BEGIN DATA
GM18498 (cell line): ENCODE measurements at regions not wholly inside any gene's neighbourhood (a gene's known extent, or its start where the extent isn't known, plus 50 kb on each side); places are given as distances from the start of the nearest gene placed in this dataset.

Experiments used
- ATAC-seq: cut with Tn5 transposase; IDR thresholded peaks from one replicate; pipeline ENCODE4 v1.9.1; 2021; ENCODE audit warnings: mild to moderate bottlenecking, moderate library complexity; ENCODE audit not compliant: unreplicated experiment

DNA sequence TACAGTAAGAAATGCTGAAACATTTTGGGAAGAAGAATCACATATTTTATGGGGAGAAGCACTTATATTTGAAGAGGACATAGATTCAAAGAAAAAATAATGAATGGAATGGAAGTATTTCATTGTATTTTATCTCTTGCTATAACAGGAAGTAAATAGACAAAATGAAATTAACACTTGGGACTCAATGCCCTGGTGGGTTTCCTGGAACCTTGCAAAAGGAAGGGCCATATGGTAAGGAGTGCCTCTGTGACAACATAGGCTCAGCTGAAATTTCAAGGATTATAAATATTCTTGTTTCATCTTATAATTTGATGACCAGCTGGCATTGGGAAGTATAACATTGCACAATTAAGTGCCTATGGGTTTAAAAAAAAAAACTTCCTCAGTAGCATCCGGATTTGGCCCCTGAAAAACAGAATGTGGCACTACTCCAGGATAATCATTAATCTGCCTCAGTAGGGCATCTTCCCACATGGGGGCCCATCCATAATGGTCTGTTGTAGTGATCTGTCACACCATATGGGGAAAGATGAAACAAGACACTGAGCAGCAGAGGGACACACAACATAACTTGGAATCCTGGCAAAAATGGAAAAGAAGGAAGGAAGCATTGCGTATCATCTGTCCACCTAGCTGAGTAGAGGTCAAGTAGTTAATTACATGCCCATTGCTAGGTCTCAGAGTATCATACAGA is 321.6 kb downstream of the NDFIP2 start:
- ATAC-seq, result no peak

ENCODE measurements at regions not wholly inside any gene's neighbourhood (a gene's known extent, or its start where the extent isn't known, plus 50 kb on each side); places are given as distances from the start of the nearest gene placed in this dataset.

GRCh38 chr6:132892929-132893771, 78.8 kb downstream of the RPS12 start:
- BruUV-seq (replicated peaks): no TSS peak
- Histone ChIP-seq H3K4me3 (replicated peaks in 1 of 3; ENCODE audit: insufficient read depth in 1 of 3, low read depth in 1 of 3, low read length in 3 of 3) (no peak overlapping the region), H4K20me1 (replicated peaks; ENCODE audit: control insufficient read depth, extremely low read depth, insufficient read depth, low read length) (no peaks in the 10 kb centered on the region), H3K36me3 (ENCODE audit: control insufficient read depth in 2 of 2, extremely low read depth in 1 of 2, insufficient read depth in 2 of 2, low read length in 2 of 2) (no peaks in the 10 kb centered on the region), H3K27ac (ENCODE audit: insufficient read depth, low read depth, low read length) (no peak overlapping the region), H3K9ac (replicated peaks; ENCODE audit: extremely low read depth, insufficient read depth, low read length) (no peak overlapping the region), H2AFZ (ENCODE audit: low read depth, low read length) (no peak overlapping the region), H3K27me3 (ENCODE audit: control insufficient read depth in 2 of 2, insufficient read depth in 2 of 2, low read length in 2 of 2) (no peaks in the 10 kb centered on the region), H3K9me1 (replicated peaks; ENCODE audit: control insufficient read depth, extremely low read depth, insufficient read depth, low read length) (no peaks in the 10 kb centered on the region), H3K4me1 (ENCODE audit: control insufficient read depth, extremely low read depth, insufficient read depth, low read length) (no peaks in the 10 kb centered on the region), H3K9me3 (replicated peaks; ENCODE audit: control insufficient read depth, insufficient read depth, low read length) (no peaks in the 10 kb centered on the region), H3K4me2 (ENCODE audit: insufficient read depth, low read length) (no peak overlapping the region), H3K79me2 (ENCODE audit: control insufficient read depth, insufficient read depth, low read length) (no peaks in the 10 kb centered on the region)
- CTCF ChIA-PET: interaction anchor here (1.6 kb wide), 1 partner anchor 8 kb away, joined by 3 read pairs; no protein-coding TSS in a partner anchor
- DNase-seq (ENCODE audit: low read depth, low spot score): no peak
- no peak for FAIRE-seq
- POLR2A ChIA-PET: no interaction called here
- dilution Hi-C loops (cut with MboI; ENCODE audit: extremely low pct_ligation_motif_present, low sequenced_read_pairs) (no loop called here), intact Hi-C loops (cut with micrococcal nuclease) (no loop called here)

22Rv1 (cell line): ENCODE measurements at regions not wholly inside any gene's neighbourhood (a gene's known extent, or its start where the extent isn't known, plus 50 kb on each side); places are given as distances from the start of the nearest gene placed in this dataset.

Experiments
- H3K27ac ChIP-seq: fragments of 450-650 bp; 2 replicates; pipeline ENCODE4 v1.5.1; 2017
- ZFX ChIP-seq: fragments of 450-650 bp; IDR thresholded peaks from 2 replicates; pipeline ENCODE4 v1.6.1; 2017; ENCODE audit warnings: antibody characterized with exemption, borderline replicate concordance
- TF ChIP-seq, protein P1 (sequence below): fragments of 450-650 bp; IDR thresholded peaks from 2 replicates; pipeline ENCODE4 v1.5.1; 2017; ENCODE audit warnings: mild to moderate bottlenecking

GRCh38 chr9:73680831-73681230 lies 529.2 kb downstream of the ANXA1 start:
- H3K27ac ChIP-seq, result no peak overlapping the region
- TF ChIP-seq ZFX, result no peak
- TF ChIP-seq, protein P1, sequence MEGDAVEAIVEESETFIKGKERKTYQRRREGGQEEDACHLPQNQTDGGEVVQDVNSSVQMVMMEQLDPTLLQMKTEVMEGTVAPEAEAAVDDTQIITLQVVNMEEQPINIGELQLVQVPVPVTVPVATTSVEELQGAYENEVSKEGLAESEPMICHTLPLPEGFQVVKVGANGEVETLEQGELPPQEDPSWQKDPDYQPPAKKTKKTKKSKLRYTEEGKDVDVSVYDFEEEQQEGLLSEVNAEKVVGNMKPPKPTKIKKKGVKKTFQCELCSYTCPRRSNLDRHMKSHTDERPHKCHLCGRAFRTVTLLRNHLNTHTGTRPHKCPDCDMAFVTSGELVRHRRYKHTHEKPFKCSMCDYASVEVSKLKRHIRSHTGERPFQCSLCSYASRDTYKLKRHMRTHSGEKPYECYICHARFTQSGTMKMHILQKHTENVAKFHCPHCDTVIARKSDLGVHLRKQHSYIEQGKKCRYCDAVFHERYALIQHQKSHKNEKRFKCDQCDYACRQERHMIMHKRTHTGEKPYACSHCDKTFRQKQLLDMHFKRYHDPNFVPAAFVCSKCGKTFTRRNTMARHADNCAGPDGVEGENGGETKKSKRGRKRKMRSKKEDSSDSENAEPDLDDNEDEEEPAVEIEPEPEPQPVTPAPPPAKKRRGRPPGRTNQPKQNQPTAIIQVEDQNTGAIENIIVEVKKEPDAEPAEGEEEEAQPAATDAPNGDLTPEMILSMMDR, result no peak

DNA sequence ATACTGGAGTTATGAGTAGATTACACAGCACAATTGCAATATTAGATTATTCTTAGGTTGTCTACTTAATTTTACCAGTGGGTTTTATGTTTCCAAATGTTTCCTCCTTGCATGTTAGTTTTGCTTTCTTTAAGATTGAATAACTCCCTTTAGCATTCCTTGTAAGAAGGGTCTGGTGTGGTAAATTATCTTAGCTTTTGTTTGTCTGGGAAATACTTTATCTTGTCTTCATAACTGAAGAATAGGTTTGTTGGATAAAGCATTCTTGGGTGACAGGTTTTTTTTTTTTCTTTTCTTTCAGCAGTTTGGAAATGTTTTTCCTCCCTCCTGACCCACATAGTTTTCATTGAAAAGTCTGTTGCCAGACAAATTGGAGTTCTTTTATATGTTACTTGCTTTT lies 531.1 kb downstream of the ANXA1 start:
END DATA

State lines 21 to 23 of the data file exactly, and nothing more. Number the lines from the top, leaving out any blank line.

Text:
- H3K27ac ChIP-seq, result no peak overlapping the region
- TF ChIP-seq ZFX, result no peak
- TF ChIP-seq, protein P1, sequence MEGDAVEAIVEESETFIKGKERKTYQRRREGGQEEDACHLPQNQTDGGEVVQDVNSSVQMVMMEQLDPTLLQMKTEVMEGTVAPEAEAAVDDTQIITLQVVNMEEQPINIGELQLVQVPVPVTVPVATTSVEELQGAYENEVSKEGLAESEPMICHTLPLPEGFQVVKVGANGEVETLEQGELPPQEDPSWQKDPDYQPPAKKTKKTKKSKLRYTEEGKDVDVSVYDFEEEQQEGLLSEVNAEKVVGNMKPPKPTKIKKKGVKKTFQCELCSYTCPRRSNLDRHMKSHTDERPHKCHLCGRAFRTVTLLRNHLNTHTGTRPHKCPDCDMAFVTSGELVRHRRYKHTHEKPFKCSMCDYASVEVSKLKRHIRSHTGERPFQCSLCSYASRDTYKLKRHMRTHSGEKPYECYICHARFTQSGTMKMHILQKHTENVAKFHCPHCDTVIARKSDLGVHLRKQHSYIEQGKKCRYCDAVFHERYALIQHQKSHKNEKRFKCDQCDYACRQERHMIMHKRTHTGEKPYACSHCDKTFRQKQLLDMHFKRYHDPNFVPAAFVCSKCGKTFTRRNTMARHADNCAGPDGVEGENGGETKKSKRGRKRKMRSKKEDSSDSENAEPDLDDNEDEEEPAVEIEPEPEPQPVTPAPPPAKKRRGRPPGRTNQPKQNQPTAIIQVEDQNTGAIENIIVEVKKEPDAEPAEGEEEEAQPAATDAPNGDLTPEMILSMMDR, result no peak